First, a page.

Rani Lakshmi Bai was born on 13th November 1835. Her father’s name was Morapant and her mother’s name was Bhagirathi. The former name of Lakshmi Bai was Manu. As a child, she grew up in the company of Nana Sahib who was the son of the Peshwa Bajirao and who too, like her, later became famous for his bravery.
It was in the company of Nana that Manu got the training to become a brave and skilled soldier. She was married in her early age to Gangadhar Rai who was then the ruler of Jhansi. As Gangadhar became seriously ill, the couple adopted a son Damodar, as they had no son of their own. Gangadhar died earl. After his death, Lord Dalhousie, the then Governor-General, who was following the Doctrine of Lapse, refused to admit Damodar as heir to Gangadhar’s throne.
Lakshmi Bai was brave a woman of India. She arranged weapons and ammunition and when the British attacked on the fort of Jhansi, they were surprised to find the spirited daughter of India, with the sword in her hand, answer the cruel strokes of a mighty enemy forcefully. Lakshmi Bai was indeed no match for the British power. Having lost Jhansi, she fought from the fort of Gwalior. Indeed, she could not face the British forces. But she fought until her last breath and laid down her life for the sake of freedom. She died
on 18 June 1858 at the age of 29 at Kotah ki Serai, near Gwalior, India. She was a great patriot and one of the most important freedom fighters during the First War of Independence which is ever simply called ‘Mutiny’ or the ‘Great Upheaval.’
Mother Teresa was born on 26th of August in 1910 Skopje, Macedonia in a Catholic religious family. Her birth name was Agnes Gonxha Bojaxhiu who became later famous as the Mother Teresa after her great works and life achievements. She decided to become a nun in her childhood. She had joined a convent in the year 1928 and then came to India. Once, Mother Teresa was returning from her visit, she became very and her heart was broken after seeing people’s sadness in a Kolkata slum. That incident upset her mind a lot and made her many nights sleepless. She started thinking some ways to decrease people suffering in the slum. She was famous for her social restrictions so she prayed to God for getting some guidance.
Eventually, she got a message from God on 10th of September in 1937 to leave the convent and serve needy people. Afterward, she started serving to the poor people. She chose to wear a simple dress of white sari having a blue border. Soon, young girls began united her group to provide kind support to the needy people of the poor community. She decided to make a dedicated group of sisters which would always be ready for serving to needy in any condition. Later, the group of devoted sisters called as “Missionaries of Charity.”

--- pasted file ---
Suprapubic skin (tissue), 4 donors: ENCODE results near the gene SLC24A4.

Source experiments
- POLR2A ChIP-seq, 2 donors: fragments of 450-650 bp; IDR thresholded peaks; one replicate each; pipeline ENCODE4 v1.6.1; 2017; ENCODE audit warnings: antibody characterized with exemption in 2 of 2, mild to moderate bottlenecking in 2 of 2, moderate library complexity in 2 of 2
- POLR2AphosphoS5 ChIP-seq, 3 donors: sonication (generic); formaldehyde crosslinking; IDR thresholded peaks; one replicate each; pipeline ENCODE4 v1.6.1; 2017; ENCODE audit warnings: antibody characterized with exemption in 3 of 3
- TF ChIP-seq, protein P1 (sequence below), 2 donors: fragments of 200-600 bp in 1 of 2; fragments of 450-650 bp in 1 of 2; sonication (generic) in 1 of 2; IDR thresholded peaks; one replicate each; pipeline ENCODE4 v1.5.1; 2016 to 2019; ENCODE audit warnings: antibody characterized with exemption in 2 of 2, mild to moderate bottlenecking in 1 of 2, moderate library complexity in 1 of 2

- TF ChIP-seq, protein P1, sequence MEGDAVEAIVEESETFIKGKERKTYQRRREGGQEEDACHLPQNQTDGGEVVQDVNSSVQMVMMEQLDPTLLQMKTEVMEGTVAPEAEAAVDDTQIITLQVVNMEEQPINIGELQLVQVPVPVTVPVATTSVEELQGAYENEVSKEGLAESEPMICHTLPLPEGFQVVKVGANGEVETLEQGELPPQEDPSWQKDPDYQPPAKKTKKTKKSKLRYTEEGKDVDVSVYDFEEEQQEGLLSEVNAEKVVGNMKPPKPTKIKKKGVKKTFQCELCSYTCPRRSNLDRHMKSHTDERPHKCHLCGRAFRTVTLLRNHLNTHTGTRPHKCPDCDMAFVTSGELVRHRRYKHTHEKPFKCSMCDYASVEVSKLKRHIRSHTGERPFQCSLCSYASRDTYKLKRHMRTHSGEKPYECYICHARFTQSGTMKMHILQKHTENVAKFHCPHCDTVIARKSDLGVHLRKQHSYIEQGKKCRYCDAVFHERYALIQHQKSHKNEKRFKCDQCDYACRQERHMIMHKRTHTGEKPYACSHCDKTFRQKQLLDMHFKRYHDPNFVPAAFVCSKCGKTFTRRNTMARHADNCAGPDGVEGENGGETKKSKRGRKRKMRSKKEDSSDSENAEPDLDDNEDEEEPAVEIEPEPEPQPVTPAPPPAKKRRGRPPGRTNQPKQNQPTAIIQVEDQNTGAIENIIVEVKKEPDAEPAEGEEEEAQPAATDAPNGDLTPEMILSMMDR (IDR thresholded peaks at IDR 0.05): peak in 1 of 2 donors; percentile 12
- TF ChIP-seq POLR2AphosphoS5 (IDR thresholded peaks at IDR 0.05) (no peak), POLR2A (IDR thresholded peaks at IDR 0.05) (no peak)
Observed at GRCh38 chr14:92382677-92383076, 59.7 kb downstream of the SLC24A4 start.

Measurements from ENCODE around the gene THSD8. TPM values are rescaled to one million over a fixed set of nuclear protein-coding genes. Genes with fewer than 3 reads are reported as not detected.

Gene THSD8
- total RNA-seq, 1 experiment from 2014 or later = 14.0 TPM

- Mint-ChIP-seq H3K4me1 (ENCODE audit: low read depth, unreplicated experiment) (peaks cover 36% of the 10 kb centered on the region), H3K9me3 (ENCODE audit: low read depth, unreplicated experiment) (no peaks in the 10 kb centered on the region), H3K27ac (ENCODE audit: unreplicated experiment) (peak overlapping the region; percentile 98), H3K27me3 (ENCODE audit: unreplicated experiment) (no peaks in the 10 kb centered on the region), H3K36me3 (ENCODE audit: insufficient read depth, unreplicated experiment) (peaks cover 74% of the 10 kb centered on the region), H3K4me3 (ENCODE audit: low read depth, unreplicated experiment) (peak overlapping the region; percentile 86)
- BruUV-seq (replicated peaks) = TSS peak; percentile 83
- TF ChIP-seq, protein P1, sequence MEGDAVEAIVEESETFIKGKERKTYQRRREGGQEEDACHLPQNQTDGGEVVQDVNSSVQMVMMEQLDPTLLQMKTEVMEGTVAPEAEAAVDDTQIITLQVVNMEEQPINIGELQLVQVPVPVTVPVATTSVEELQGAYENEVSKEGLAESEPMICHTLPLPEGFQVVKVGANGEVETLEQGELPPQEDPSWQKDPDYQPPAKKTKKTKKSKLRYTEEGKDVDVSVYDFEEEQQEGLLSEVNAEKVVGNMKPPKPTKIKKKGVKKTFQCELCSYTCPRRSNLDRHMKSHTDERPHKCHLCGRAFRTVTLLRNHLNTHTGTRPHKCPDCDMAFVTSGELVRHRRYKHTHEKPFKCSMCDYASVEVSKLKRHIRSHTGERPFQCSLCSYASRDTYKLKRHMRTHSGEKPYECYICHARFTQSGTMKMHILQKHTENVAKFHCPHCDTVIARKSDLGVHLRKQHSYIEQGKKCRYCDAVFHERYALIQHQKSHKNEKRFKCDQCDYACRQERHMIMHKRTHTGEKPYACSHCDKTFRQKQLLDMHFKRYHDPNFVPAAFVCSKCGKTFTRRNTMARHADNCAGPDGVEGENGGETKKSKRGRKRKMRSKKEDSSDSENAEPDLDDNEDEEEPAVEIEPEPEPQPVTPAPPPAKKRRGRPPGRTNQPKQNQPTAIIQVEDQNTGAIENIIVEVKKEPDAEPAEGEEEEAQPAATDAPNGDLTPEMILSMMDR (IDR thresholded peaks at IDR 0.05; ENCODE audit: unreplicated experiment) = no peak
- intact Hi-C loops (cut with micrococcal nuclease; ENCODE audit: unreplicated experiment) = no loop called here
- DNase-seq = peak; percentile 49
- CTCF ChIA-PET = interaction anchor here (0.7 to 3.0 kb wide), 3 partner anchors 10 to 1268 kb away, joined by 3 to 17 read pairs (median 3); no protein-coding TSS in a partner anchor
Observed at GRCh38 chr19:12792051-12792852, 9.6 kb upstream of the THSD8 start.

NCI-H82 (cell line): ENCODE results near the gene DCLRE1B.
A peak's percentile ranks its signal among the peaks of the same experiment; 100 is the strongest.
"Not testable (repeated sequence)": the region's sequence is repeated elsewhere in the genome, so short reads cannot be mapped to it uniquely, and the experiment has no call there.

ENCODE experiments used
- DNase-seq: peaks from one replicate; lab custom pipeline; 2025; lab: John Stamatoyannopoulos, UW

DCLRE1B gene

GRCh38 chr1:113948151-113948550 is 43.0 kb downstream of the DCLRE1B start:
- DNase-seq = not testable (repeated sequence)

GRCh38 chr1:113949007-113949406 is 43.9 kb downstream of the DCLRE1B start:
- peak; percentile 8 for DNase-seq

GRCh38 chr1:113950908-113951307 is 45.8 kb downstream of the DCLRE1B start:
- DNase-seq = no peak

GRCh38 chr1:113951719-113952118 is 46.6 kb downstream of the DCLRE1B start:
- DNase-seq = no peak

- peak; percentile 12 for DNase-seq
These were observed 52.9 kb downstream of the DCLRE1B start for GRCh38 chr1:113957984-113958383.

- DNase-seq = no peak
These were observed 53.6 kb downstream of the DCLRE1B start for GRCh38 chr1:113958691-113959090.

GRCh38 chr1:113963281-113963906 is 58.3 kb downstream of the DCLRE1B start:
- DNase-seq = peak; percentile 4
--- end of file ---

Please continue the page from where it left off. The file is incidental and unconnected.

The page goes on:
She was a very religious and prominent lady who is also known as “Saint of the Gutters.” She had devoted her whole life in front of us as a true mother by giving social services of full dedication and love to the poor people of the Indian. She is also known as “saint of our times” or “angel” or “a beacon in the world of darkness.” Mother Teresa left us forever on 5 September 1997 at Kolkata, India.
Nana Sahib was born on May 19, 1824 as Nana Govind Dhondu Pant to Narayan Bhatt and Ganga Bai. When Baji Rao II (the last Peshwa of the Maratha Confederation) defeated in the Third Maratha War and the East India Company had exiled him to Bithoor near Kanpur, where he maintained a large establishment paid for in part out of a British pension. In childhood, he had friends named Tantya Tope, Azimullah Khan and Rani Lakshmibai. He played a significant role in the Indian freedom fight.
According to Doctrine of Lapse treaty, after the death of Baji Rao, Nana Sahib was refused to take the throne as he was not the direct heir to Baji Rao. Nana Sahib stood against this statement of the British Government and started an attack on their collocation at Kanpur. He was defeated by General Henry Havelock and in December 1857 by Sir Colin Campbell. He appointed a nephew, Rao Sahib, to give orders to Tantia.
He was a Maratha soldier and led the Kanpur rebellion during the battle of 1857. He had in himself inbuilt leadership qualities which led to the breakout. The best thing about him was that he was the connate, sensible, agile and strong decision maker. He never had to plan any move or any trick in advance. It is said that after his defeat in the rebellion of Kanpur, Nana Sahib took shelter in Nepal to protect himself and his family. He was seen by people in the Nepal hills, where he is thought to have died.